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(1,084 words)

Author(s): Rubin, Uri
One of the names of the Qurʾān (q.v.) or of parts of it. The Arabic form


(942 words)

Author(s): Rubin, Uri
Persons or animals or plants connected by common descent. This concept emerges in the Qurʾān mainly in relationship with the glory (q.v.) of God who in his might was able to create a multitude of species upon earth (see …

Children of Israel

(2,783 words)

Author(s): Rubin, Uri
One of the qurʾānic designations of Israelites as well as Jews ( yahūd, see jews and judaism ) and Christians ( naṣārā, see christians and christianity ), in reference mainly to past generations (q.v.). The majority of the passages mentioning the Children of Israel (Bānū Isrāʾīl) are dedicated to the Israelites of the time of Moses (q.v.), while references do exist to …

Repentance and Penance

(3,197 words)

Author(s): Rubin, Uri
Contrition or regret and self-mortification, with the intention of obtaining God's pardon (see forgiveness ). Repentance is generally designated in the Qurʾān as tawba which basically means “return” (from sin; see sin, major and minor ). For example, in q 66:8 God demands of the believers a “sincere return” (tawbatan naṣūḥan) and he in turn will make them enter paradise (q.v.). God himself is described as “the accepter of tawba” (q 9:104; 42:25; also q 40:3: accepter of tawb), and this represents a crucial aspe…

Sacred Precincts

(2,397 words)

Author(s): Rubin, Uri
Areas considered holy, often associated with places of worship or religious rituals. Sacred precincts are treated in the Qurʾān on two levels: Israelite and Arabian (see children of israel; pre-islamic arabia and the qurʾān; south arabia, religion in pre-islamic). On the Israelite level, a sacred precinct is mentioned, to begin with, in the story of Moses' (q.v.) vocation. In q 20:12, Moses stands before the burning bush and God tells him that the wādī, “valley,” i.e. precinct, he is standing in is of “multiple sacredness” (al-wādī l-muqaddas ṭuwan); therefore he must take off his…

Prophets and Prophethood

(11,066 words)

Author(s): Rubin, Uri
Those individuals who receive divine revelation and their collective vocation. In Arabic (as in Hebrew), the word for “prophet” is nabī, plural nabiyyūn and anbiyāʾ. These forms occur seventy-five ¶ times, apart from the term nubuwwa, “prophethood,” which occurs five times. Much more prevalent, however, is the term rasūl (pl. rusul) which denotes a “messenger” (q.v.) or “apostle” (of God). Messengers are mentioned more than 300 times. A messenger is also referred to as mursal, which, together with its plural form (mursalūn), occurs more than thirty times. The form ris…


(807 words)

Author(s): Rubin, Uri
An infinitive of the Arabic root ʾ-l-f which has been explained in various ways by Muslim commentators of the Qurʾān as well as by modern scholars. It occurs in one qurʾānic chapter (…


(833 words)

Author(s): Rubin, Uri
A wife of the prophet Muḥammad and a daughte…


(603 words)

Author(s): Rubin, Uri
The remains of a destroyed abode of sinful people. The total destruction of former generations (q.v.) is a historical lesson for contemporary sinners (see sin, major and minor ), as stated, for example, in q 19:98: “And how many a generation (qarn) have we destroyed before them! Do you see any one of them or hear a sound of them?” (see geography; history and the qurʾān). Among these extinct sinners there were the peoples of ʿĀd (q.v.) and Thamūd (q.v.) about whom it is declared in q 69:8 that one cannot se…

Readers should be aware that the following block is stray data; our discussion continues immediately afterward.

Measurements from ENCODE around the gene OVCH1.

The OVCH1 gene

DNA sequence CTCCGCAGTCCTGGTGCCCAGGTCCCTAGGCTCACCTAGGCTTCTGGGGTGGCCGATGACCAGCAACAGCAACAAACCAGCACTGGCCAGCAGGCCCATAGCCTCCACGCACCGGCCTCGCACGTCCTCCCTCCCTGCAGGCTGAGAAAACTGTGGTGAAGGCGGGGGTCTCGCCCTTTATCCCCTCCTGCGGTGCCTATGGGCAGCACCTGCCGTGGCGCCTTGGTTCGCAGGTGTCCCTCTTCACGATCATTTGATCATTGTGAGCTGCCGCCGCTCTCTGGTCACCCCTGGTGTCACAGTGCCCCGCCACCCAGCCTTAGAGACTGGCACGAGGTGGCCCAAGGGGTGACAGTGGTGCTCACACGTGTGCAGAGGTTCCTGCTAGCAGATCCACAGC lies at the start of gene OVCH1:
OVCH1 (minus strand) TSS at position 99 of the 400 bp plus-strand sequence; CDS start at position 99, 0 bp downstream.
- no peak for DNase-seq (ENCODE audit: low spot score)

(1,053 words)

Author(s): Rubin, Uri
A believer who is neither a polytheist


(12,002 words)

Author(s): Rubin, Uri
The Muslim Prophet to whom God's revelation was “sent down” ( nuzzila,q …

Jews and Judaism

(8,618 words)

Author(s): Rubin, Uri
Terminology The Arabic term denoting “Jews” is yahūd, which occurs seven times in the Qurʾān. The form


(888 words)

Author(s): Rubin, Uri
A company of travelers on a journey through a desert or hostile region; also, the vehicles which transport the company. The most prominent qurʾānic word denoting a “caravan” is ʿīr, which occurs three times in q 12, “Joseph” (Sūrat Yūsuf; q 12:70, 82, 94). Arabic lexicographers say that originally this term denoted camels, asses or mules that carried provisions of corn but that it was later applied to any caravan (see camel ). Some say, however, that in the Qurʾān it signifies asses not camels (Lane, q.v.


(554 words)

Author(s): Rubin, Uri
Ancestor of the people of Israel (Isrāʾīl), whose name appears most frequently in the Qurʾān within the title “Children of Israel” (q.v.; Banū Isrāʾīl). Only in two places does it occur separately (…


(2,856 words)

Author(s): Rubin, Uri
Name of a tribe in …


(688 words)

Author(s): Rubin, Uri
Objects used to carry people or things from place to place, on land or sea or through the air. The Qurʾān mentions several kinds of vehicles while attributing their existence to God's bounty (see blessing; grace), as stated, for example, in q 17:70: “And surely we have honored the children of Adam, and we carry them in the land and the sea (see earth; water), and we have given them of the good things (see sustenance )….” The same idea recurs in q 10:22: “He it is who makes you travel by land and sea” (see also trips and voyages; journey…